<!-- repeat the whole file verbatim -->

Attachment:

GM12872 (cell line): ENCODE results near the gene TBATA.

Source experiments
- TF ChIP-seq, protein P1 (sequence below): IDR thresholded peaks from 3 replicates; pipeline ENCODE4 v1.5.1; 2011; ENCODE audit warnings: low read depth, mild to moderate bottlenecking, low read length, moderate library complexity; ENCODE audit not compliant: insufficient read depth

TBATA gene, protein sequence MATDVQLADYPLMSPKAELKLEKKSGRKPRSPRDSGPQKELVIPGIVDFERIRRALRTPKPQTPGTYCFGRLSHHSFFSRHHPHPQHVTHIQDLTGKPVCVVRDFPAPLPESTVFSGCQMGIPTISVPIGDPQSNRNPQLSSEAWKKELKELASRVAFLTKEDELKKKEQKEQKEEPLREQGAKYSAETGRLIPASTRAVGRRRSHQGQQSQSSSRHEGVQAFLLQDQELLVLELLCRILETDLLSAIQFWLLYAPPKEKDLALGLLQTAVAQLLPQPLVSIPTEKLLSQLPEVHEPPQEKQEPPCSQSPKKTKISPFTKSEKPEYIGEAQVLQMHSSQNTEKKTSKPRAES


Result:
GM12872 (cell line): ENCODE results near the gene TBATA.

Source experiments
- TF ChIP-seq, protein P1 (sequence below): IDR thresholded peaks from 3 replicates; pipeline ENCODE4 v1.5.1; 2011; ENCODE audit warnings: low read depth, mild to moderate bottlenecking, low read length, moderate library complexity; ENCODE audit not compliant: insufficient read depth

TBATA gene, protein sequence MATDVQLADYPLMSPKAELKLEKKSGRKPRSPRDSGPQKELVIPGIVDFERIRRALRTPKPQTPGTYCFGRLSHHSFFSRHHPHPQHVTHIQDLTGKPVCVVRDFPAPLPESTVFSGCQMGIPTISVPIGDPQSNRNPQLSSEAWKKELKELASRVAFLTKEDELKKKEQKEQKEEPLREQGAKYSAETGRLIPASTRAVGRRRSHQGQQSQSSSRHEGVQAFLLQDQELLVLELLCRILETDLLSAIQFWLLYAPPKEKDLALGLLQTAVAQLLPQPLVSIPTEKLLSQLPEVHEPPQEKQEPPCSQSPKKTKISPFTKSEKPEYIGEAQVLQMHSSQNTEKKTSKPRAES